Great-grandmother who protested to Supreme Court alleges ‘inhumane’ treatment at DC prison

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Rolande Baker, Nikki Enfield and Emily Paterson protested outside the Supreme Court on November 2.  They were arrested and jailed for 30 hours in what Baker, who has been jailed for civil disobedience numerous times, called

Rolande Baker, Nikki Enfield and Emily Paterson protested outside the Supreme Court on November 2. They were arrested and imprisoned for 30 hours in what Baker, who has been jailed for civil disobedience numerous times, called “the most inhumane place I have ever seen”. never been.”
Photo: Courtesy of Rolande Baker

Rolande Baker, a 71-year-old great-grandmother from Arizona, was one of three women who were arrested for protesting for abortion rights outside the Supreme Court on November 2 during a hearing for an unrelated case that was open to the public. Baker and the other two women, Nikki Enfield and Emily Paterson, are now talking about the inhumane treatment they say they faced during their 30-hour stay in a DC jail, where they say their cells were littered with blood and feces , temperatures persisted around 90 degrees, and they were denied water and legal representation. Baker, who has a motor disability, told Jezebel that her cane was taken away from her and she was chained before her arraignment.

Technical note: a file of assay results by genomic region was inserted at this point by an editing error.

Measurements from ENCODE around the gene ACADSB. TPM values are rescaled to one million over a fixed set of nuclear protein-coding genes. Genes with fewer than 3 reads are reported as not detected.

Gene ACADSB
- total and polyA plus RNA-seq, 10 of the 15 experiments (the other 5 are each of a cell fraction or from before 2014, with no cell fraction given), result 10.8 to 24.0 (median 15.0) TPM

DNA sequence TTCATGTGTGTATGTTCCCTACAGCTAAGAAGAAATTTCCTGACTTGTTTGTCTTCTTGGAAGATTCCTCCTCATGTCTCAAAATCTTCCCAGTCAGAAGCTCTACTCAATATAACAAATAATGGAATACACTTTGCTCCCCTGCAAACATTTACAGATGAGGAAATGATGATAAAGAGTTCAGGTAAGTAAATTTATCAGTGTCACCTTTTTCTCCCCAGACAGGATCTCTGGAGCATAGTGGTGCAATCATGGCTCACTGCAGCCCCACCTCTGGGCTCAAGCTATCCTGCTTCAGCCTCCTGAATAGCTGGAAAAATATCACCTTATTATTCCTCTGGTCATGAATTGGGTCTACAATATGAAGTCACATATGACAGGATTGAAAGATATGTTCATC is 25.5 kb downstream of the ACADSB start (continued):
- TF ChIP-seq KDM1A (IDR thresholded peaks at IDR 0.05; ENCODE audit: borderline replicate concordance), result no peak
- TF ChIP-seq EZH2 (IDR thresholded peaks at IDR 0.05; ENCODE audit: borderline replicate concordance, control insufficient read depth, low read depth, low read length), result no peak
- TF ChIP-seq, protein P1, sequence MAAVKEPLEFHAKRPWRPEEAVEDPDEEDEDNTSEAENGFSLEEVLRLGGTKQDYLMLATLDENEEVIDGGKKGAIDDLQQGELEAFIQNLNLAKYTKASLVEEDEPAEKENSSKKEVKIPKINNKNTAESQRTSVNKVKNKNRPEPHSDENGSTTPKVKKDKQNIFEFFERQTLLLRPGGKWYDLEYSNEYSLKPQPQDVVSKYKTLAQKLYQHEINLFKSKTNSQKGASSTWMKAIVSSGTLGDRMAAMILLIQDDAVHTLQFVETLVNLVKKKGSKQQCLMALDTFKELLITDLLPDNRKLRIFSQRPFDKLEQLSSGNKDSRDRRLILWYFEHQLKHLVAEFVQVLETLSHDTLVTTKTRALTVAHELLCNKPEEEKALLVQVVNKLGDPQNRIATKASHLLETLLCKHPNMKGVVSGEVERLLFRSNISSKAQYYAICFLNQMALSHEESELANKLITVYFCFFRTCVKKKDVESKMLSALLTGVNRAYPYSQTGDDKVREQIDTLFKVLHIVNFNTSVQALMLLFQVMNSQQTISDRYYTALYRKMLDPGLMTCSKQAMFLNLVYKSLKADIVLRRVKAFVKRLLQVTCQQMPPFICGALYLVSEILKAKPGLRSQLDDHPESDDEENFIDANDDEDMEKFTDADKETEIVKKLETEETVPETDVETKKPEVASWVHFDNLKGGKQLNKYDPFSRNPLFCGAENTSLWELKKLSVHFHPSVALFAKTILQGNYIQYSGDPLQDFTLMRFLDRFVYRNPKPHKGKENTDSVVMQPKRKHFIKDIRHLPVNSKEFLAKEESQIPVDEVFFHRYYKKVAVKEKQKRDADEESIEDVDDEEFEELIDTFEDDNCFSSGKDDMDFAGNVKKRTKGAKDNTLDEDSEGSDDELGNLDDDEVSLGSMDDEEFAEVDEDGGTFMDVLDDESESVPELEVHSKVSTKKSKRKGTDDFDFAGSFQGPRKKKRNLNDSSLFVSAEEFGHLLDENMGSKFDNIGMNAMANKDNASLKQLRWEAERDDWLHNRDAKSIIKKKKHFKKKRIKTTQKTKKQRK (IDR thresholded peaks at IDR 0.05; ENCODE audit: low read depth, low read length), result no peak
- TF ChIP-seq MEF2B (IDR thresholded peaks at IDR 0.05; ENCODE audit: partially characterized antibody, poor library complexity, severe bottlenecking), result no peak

Baker, a long-time civil disobedience practitioner, said she was forced to travel from Arizona to DC to protest in court due to her frustration with the lack of media coverage of abortion rights before the midterm elections. “It was all about ‘inflation’ which made me so angry knowing that this is just a price hike when people needed to realize how important this election was for abortion,” Baker said.

The problem was also personal to Baker. At 19, she had a pre-Roe vs. Wade the abortion that forced her to travel from Indiana to New York, where abortion was legal, with the help of her boyfriend. “I was lucky, I had three things going for me: I had a boyfriend, who had enough money, who supported me and drove me, and I was a white woman,” she told me. she said in a telephone interview. “There were so many more barriers for women of color.” Baker says the doctor who performed the abortion told him he had seen aborted patients from all over the country and needed help connecting out-of-state patients with transportation. . By offering to help lead them, she found her calling as an abortion rights organizer.

After deer was decided in 1973, Baker said he regretted having become an accomplice: “I sat on my laurels a little, I got married, I had children.” The fall of deer in June, almost 50 years later, pushed her back into the fray.